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DNR rejects petition for lead ammo, tackle ban

Nov 05, 2019 03:59PM ● By Editor
This 2013 X-ray shows a common loon found on Cape Cod with lead fishing lure inside. 
Image: Tufts Wildlife Clinic

By Cody Nelson of Minnesota Public Radio News - November 5, 2019

The Department of Natural Resources has rejected environmental groups’ petition to ban lead ammunition and fishing tackle in Minnesota.

Conservation and environmental groups pushed the DNR for a ban due to the lead’s threat as a toxin for humans and wildlife. But the agency said the proposed rules were too broad and didn’t come with enough data to prove they’d be successful and necessary.

Tom Casey, board chair of Friends of Minnesota Scientific and Natural Areas, wrote the petition and said he’s disappointed in the agency’s decision.

“Instead of taking responsible steps to alleviate the toxic effects of lead, the DNR has, instead, made a vague promise to ‘facilitate a more inclusive conversation on the possibility of future restrictions on the use of lead and other toxic ammunition and tackle,’” Casey said, quoting from a DNR email sent to him.

Earlier Environmentalists push Minnesota to ban lead bullets, tackle over health concerns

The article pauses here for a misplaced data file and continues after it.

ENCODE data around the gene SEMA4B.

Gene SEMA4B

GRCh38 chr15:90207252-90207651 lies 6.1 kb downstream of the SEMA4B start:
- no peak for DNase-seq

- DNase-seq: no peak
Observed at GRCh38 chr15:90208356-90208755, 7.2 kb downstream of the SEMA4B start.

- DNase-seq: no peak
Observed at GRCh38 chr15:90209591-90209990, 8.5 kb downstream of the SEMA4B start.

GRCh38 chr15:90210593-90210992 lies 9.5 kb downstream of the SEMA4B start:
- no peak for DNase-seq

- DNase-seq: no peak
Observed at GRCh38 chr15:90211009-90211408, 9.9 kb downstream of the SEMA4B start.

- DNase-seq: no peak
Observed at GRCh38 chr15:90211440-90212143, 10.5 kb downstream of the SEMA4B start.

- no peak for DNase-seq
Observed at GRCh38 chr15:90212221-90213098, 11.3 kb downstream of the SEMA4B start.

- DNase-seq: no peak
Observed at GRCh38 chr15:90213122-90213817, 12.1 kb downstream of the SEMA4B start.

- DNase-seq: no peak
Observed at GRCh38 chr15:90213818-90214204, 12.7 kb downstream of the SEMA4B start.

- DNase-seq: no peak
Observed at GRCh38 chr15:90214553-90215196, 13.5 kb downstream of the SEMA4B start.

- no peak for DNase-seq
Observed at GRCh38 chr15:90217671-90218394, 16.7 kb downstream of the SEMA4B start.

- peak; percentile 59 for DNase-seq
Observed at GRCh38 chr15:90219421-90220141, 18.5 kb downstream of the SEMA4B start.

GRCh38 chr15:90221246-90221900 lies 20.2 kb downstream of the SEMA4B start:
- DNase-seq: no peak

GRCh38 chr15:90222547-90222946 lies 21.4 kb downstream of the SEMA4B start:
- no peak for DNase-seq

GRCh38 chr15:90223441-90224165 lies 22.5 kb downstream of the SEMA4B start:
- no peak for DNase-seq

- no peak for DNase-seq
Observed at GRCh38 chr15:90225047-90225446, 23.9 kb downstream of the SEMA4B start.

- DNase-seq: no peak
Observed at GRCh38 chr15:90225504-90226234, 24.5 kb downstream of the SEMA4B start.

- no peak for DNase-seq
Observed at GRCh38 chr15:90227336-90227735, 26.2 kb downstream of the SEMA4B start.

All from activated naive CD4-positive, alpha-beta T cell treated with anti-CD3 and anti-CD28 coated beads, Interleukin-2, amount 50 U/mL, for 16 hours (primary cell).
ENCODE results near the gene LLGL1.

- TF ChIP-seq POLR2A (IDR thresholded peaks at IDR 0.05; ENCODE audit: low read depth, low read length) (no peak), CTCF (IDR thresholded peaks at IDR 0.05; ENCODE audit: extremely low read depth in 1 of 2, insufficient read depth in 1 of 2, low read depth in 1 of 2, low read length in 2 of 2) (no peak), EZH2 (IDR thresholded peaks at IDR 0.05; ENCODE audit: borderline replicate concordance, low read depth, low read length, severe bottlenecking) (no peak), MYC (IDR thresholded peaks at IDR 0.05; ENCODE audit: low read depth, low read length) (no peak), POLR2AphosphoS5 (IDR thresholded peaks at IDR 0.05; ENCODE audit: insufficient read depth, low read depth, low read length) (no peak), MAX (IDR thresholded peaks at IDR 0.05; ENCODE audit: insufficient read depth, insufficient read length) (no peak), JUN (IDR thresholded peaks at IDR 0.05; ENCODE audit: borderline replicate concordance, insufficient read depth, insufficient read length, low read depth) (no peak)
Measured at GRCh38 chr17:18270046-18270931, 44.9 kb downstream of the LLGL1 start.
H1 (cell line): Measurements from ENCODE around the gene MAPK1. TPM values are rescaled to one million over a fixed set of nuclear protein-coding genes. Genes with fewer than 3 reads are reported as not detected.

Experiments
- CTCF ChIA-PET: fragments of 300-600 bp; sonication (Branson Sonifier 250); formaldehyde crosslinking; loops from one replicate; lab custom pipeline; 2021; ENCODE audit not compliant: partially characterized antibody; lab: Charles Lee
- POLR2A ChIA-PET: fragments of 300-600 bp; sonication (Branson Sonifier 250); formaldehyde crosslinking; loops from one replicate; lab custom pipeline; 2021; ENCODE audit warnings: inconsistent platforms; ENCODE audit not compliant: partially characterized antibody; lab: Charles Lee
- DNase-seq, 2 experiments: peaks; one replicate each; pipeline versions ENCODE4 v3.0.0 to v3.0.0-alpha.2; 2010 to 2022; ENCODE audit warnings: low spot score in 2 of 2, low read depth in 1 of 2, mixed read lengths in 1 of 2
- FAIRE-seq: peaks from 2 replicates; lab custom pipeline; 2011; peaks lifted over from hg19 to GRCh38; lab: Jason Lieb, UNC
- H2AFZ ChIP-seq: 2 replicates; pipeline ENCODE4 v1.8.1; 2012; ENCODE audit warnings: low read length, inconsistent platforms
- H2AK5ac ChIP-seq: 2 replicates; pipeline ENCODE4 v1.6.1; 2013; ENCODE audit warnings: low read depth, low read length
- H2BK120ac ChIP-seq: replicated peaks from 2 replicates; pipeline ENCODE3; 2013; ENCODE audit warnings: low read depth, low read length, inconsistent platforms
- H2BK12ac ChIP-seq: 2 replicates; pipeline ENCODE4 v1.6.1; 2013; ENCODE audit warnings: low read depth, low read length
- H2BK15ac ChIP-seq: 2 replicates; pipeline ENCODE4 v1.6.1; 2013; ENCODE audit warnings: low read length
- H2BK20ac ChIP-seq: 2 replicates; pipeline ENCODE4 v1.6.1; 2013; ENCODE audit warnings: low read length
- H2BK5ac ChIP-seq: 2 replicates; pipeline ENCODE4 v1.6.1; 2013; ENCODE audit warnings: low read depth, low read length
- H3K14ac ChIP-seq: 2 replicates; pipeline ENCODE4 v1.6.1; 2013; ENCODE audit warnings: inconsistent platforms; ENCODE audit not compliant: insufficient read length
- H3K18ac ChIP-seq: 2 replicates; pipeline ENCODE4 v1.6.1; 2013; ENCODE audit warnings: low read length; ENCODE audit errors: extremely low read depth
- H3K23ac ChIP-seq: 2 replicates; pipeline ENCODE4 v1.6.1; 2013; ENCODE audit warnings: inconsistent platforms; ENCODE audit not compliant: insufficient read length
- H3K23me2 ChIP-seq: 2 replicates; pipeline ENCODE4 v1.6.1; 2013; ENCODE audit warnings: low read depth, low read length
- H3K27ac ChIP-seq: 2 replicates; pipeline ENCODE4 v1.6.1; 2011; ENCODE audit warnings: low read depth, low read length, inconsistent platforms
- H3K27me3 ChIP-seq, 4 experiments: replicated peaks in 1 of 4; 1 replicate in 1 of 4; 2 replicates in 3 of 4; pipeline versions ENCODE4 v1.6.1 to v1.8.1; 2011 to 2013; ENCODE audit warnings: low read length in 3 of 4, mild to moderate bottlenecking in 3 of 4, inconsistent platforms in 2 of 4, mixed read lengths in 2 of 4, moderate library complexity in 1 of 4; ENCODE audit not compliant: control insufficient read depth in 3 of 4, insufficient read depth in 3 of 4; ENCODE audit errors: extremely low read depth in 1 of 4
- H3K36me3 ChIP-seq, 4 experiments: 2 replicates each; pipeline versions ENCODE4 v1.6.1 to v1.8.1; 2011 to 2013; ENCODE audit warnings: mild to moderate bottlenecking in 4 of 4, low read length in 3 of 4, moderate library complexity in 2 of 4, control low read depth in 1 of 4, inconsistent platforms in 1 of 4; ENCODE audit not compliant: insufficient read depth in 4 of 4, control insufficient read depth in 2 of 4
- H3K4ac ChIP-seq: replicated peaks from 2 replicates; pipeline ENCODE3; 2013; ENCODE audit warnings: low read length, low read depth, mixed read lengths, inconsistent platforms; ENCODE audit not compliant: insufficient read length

Animals can get lead poisoning by inadvertently ingesting the chemical, often by scavenging on other animals shot by lead ammunition or who swallowed lead tackle. It happens often to eagles and loons.

Casey and others have unsuccessfully pushed the DNR for similar lead bans in the past. 

The DNR told Casey it “believes the human health and environmental impacts of lead ammunition and tackle do warrant further study and discussion,” but it did not have enough information to enact a lead ban.

Cost issues were among the DNR’s concerns. The agency said it has found that non-lead shot is generally more expensive than lead shot and that it lacked data on cost differences for lead vs. non-lead ammunition and fishing tackle.

The DNR said a lead ban like the petitioners requested would be an issue for the state Legislature to consider.

To read the original article and see related stories, follow this link to the MPR News website.

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